Edward Sapir > Language: An Introduction to the Study of Speech > Subject Index > Page 244
Edward Sapir (1884–1939).  Language: An Introduction to the Study of Speech.  1921.

Page 244
compact luxuriance of Latin style has its loveliness too. There are almost as many natural ideals of literary style as there are languages. Most of these are merely potential, awaiting the hand of artists who will never come. And yet in the recorded texts of primitive tradition and song there are many passages of unique vigor and beauty. The structure of the language often forces an assemblage of concepts that impresses us as a stylistic discovery. Single Algonkin words are like tiny imagist poems. We must be careful not to exaggerate a freshness of content that is at least half due to our freshness of approach, but the possibility is indicated none the less of utterly alien literary styles, each distinctive with its disclosure of the search of the human spirit for beautiful form.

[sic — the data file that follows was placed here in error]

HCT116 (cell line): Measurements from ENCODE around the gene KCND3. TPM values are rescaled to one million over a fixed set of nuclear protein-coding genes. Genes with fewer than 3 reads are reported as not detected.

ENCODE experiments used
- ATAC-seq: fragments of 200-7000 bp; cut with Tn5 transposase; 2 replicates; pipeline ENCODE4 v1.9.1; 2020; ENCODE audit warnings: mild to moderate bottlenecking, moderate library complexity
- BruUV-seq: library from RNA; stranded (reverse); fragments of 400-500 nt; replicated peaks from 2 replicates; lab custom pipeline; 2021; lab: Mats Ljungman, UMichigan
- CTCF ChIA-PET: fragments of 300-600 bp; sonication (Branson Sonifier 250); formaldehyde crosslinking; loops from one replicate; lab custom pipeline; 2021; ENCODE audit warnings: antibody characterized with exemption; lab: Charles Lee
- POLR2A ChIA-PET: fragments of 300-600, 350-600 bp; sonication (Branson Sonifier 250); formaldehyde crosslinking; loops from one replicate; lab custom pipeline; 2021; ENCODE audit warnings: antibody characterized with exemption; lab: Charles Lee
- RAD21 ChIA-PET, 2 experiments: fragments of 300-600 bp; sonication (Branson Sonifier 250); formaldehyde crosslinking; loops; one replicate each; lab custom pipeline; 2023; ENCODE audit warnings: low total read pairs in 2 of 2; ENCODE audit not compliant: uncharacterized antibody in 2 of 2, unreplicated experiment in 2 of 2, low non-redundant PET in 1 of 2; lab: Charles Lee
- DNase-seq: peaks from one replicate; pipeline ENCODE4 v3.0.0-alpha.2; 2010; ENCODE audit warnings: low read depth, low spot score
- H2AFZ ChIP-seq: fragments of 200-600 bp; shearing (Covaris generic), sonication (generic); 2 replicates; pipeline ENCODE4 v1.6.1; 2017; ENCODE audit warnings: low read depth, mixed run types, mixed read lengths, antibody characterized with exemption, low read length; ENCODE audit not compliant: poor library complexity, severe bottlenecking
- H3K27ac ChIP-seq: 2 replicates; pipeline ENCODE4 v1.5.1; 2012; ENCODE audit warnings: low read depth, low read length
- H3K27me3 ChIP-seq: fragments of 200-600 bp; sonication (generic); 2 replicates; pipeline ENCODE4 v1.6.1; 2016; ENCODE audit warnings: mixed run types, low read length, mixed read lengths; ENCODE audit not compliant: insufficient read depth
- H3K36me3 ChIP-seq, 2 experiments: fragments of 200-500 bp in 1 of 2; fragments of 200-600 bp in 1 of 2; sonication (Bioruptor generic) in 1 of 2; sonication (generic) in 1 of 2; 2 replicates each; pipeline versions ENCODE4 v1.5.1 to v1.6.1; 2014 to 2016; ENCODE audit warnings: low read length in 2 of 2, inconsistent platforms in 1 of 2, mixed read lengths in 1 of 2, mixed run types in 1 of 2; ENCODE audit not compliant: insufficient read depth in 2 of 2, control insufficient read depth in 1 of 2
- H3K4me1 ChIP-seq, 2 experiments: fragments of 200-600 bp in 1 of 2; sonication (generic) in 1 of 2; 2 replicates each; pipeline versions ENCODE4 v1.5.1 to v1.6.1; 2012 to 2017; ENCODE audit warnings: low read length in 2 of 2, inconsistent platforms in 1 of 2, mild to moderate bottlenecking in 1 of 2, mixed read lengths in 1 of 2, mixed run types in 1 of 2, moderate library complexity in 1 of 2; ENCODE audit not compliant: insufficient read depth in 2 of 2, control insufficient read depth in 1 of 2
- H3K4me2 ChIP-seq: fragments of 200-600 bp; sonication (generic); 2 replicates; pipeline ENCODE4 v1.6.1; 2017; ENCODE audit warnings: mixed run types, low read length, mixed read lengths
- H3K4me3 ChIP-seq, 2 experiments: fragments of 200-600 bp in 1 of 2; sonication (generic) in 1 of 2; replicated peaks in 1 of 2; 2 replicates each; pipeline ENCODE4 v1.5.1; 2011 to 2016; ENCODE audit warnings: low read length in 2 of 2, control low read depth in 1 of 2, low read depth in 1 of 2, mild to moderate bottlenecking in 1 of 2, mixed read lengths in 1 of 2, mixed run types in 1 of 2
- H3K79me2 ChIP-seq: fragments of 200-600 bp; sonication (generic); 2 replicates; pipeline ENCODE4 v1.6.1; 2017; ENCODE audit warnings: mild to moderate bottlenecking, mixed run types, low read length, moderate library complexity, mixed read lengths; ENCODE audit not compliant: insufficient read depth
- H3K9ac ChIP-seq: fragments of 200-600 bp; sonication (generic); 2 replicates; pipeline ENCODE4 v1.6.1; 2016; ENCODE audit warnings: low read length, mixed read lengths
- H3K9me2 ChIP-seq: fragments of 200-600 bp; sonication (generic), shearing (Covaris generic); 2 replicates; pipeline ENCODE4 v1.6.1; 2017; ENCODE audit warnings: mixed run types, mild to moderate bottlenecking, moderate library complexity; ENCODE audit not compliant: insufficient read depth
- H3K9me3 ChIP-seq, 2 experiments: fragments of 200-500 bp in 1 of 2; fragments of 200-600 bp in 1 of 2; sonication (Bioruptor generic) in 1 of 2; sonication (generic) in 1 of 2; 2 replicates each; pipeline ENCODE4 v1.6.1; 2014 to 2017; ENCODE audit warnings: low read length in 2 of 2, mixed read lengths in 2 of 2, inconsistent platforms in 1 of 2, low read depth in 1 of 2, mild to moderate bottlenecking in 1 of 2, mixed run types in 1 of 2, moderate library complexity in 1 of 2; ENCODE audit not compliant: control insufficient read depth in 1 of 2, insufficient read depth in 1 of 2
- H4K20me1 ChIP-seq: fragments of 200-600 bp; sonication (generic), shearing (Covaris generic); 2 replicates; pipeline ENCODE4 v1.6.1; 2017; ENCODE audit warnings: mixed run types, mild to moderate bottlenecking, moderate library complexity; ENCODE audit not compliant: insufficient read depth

Probably nothing better illustrates the formal dependence of literature on language than the prosodic aspect of poetry. Quantitative verse was entirely natural to the Greeks, not merely because poetry grew up in connection with the chant and the dance, 11 but because alternations of long and short syllables were keenly live facts in the daily economy of the language. The tonal accents, which were only secondarily stress phenomena, helped to give the syllable its quantitative individuality. When the Greek meters were carried over into Latin verse, there was comparatively little strain, for Latin too was characterized by an acute awareness of quantitative distinctions. However, the Latin accent was more markedly stressed than that of Greek. Probably, therefore, the purely quantitative meters modeled after
Note 11.  Poetry everywhere is inseparable in its origins from the singing voice and the measure of the dance. Yet accentual and syllabic types of verse, rather than quantitative verse, seem to be the prevailing norms. [back]

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